Jacquelyn Watson 

Cryptocurrency as it currently exists inherently crosses the boundaries between existing legal precedents. Though neither a sovereign currency nor a traditional investment mechanism, cryptocurrencies can operate as both in portfolios, which leaves regulators to deal with the intricacies. As a complicated and relatively new piece of financial technology, cryptocurrencies occupy a complicated place in the regulatory landscape. Globally, regulation has taken several different shapes and countries have found a variety of ways to deal with the complicated issues created by the new financial technology. Since cryptocurrencies are designed to operate as a currency, and were designed, in some ways, to operate without a traditional regulatory scheme, governments have tried a variety of strategies to deal with a technology that does not operate under traditional metrics.

Sovereign Attempts to Leverage Cryptocurrency

Currency is traditionally defined as “something that is used as a medium of exchange.”[1] Since cryptocurrencies like Bitcoin were designed to be decentralized and not tied to a single country, they are not constrained to the banking and financial laws of an individual country in the way conventional national currencies are.[2]  To combat the issue of decentralization, certain countries have attempted to create their own cryptocurrencies to operate as a supplement to their own existing national currency. China is currently in the process of attempting to create a national digital currency that could be used to more effectively track consumer spending.[3] Venezuela attempted this with the Petro in February 2018. However, as it was partially seen as a scheme to dodge U.S.-based sanctions due to Venezuela’s economic crisis,[4] it hasn’t gained nearly as much traction as other more popular cryptocurrencies like Bitcoin or Ethereum. As of October 15, 2019, Venezuelan President Nicolas Maduro was still attempting to prove the legitimacy of the currency in a tangible way, as evidenced by his public statements.[5]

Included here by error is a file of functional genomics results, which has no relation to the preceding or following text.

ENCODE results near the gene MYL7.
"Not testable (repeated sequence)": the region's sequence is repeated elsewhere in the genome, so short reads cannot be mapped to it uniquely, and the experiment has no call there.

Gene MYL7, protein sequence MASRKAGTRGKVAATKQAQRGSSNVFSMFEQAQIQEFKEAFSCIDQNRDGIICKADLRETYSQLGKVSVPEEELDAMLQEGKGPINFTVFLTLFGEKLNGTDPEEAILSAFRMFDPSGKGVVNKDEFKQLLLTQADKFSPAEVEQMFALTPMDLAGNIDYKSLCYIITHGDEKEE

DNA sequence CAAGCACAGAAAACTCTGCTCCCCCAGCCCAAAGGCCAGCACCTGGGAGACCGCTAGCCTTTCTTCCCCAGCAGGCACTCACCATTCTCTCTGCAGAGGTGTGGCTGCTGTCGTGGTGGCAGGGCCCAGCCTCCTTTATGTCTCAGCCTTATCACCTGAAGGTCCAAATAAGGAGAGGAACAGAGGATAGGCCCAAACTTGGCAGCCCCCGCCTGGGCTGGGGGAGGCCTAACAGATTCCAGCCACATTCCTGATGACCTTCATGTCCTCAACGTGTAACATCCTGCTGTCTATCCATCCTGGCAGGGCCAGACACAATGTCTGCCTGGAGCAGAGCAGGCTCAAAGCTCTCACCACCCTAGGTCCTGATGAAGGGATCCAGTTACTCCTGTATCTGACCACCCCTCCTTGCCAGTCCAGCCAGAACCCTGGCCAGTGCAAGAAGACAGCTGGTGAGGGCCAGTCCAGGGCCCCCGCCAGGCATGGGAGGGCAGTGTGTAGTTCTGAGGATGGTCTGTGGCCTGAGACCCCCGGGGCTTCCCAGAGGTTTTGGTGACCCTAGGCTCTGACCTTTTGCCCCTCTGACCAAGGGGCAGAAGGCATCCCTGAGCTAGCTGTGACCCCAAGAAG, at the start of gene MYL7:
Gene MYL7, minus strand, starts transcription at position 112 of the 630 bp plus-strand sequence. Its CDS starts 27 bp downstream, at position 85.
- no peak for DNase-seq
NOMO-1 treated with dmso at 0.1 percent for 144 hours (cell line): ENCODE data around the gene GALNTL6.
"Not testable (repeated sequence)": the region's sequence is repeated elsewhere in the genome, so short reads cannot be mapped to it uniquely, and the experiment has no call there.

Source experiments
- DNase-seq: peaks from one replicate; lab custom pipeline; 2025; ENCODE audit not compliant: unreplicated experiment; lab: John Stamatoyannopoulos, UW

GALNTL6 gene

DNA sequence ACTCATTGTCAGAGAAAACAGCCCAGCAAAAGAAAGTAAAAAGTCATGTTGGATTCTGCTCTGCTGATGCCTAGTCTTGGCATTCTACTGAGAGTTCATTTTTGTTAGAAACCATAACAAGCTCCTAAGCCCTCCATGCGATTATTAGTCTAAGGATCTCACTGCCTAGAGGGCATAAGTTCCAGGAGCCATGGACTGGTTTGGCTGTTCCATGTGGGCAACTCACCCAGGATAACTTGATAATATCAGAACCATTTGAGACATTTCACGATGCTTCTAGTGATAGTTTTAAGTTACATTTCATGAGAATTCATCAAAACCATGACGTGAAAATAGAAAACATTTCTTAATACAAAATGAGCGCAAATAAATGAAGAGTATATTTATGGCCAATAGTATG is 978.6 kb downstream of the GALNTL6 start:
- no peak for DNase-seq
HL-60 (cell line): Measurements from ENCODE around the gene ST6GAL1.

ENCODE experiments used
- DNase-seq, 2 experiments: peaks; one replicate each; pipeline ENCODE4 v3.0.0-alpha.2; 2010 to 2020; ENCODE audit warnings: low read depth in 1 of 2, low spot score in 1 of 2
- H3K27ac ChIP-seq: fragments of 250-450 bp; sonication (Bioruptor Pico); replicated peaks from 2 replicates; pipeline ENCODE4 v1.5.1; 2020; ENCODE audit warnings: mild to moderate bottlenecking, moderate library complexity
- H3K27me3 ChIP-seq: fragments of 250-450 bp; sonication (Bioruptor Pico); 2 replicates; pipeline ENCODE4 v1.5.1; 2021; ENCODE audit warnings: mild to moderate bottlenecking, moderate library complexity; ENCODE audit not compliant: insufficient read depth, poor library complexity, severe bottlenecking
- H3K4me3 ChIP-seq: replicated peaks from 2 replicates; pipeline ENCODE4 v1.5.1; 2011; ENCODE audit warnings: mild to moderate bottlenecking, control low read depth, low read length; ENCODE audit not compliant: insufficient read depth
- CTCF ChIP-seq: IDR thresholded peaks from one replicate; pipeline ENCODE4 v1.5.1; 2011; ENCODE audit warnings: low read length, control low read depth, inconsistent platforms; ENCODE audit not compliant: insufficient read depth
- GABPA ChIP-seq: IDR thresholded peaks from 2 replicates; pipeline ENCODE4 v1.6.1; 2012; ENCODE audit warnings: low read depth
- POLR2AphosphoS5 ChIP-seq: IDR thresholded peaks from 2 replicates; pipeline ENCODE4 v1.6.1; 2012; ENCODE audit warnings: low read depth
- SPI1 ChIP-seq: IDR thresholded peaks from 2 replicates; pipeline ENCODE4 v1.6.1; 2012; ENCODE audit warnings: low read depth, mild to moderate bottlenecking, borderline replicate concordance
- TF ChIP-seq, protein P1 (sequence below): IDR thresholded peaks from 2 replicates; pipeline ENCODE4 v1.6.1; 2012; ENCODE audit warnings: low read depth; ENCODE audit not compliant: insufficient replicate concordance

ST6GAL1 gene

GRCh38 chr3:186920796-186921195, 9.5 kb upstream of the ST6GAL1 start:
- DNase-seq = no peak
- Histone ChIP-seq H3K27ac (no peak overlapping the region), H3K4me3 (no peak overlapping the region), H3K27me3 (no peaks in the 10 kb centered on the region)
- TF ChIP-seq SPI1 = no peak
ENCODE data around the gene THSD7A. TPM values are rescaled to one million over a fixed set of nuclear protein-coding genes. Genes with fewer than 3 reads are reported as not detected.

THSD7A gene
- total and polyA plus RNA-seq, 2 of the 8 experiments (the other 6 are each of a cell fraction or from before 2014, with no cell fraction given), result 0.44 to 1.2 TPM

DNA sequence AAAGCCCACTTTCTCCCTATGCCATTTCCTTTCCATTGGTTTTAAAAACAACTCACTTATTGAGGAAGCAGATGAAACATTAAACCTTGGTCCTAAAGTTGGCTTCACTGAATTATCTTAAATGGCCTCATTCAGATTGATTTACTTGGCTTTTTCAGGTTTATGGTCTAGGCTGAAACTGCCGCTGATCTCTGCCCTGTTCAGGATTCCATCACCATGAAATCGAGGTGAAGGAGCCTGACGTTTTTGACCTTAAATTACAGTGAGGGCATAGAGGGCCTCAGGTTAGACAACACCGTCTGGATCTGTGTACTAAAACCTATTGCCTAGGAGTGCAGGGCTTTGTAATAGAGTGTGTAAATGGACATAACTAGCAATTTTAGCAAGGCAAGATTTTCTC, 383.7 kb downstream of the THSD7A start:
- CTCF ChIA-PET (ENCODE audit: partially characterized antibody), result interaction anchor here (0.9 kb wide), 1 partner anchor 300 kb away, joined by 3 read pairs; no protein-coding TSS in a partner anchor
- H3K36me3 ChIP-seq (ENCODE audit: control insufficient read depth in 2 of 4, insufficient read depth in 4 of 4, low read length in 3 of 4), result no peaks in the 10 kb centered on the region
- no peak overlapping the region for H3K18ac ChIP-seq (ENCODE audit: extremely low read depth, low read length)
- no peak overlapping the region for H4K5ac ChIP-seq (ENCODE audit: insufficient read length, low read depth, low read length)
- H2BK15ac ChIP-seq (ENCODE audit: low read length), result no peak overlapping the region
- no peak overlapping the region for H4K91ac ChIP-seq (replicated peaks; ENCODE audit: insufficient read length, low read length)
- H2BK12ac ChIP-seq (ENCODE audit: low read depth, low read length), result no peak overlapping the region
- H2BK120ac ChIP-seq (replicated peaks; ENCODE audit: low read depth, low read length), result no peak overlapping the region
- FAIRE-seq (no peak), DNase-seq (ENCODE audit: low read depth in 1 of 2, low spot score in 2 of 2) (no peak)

While the Petro has failed to gain credence from the Venezuelan public, Bitcoin traffic hit a record high in Venezuela this month.[6] The struggle the Petro seems to face is that the implementation of government regulation has taken away some of the appeal of traditional, decentralized, cryptocurrencies. With an industry focus on decentralization, a currency like the Petro that requires government registration of all mining efforts and has a government-set exchange rate seems out of place.[7] While the Petro was originally created to avoid intervention from foreign governments in the form of sanctions, the Venezuelan government failed to consider the ways that its involvement might deter widespread and voluntary adoption of the cryptocurrency. National cryptocurrencies in this sense cannot operate like traditional cryptocurrencies due to decentralization concerns, and cannot operate like traditional currencies due to a need for voluntary adoption.

Regulating Cryptocurrencies in the Existing Regulatory Framework

The disconnect between the traditional currency model and the decentralized cryptocurrency framework causes tension in multiple regulatory schemes, creating a range of responses from leaving regulation up to individual sub-federal entities (U.S.), to not allow financial institutions to facilitate transactions (China), to banning any activities involving cryptocurrencies outright (Vietnam).[8] Without a model to base regulation off of, countries have taken a variety of approaches to regulating a volatile market. Regulators globally are forced to either refuse to address the issue at all and classify cryptocurrencies as something outside currency entirely (New Zealand categorizes them as securities and the U.S. treats them similarly) or legitimize them and deal with the resulting questions and complications (Venezuela as it tries to deal with the volatility of a legitimized cryptocurrency).[9] This lack of consistency between regulatory regimes could lead to dilemmas surrounding global cryptocurrency exchanges as international investors try to deal with the changing landscape.